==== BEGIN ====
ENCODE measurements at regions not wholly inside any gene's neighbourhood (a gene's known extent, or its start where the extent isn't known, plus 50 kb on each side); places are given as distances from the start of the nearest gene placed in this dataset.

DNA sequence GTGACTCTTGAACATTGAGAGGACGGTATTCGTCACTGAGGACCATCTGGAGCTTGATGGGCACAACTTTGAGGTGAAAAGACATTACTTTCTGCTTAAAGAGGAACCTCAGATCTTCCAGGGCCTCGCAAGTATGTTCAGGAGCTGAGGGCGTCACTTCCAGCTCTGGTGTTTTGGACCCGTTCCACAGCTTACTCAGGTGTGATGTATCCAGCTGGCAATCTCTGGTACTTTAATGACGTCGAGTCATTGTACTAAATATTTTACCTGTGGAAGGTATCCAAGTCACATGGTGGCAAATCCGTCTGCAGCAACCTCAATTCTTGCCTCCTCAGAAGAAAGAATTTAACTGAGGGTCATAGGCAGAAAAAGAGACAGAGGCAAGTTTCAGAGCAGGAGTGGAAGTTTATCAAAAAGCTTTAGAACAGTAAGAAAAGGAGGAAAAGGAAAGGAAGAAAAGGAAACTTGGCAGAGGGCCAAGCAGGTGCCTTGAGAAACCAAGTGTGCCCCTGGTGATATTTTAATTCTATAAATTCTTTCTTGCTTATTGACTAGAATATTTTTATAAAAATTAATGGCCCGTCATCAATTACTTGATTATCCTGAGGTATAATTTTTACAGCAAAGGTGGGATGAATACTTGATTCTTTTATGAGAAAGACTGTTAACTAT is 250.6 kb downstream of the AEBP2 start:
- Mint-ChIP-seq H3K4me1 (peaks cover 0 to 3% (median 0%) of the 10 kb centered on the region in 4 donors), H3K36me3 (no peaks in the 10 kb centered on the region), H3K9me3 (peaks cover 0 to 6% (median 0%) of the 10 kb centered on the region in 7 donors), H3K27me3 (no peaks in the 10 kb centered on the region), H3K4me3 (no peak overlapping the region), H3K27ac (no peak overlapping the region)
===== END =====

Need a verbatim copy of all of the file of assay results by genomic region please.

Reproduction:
ENCODE measurements at regions not wholly inside any gene's neighbourhood (a gene's known extent, or its start where the extent isn't known, plus 50 kb on each side); places are given as distances from the start of the nearest gene placed in this dataset.

DNA sequence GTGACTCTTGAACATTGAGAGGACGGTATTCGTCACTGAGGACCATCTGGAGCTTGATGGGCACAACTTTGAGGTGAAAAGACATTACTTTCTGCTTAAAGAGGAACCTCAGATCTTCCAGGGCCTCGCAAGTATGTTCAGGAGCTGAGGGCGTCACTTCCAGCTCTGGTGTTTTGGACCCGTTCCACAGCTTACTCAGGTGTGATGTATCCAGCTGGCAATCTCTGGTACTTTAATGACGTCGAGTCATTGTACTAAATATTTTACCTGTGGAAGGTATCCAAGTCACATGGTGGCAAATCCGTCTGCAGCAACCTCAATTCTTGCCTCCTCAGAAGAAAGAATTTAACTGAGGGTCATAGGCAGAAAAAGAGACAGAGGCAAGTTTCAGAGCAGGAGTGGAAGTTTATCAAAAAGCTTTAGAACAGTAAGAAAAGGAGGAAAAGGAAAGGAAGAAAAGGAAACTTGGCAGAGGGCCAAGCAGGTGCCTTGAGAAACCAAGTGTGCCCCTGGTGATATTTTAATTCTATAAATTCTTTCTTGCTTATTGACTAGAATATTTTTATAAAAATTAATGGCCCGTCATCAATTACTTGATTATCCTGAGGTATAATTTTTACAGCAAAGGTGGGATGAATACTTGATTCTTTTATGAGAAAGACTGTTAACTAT is 250.6 kb downstream of the AEBP2 start:
- Mint-ChIP-seq H3K4me1 (peaks cover 0 to 3% (median 0%) of the 10 kb centered on the region in 4 donors), H3K36me3 (no peaks in the 10 kb centered on the region), H3K9me3 (peaks cover 0 to 6% (median 0%) of the 10 kb centered on the region in 7 donors), H3K27me3 (no peaks in the 10 kb centered on the region), H3K4me3 (no peak overlapping the region), H3K27ac (no peak overlapping the region)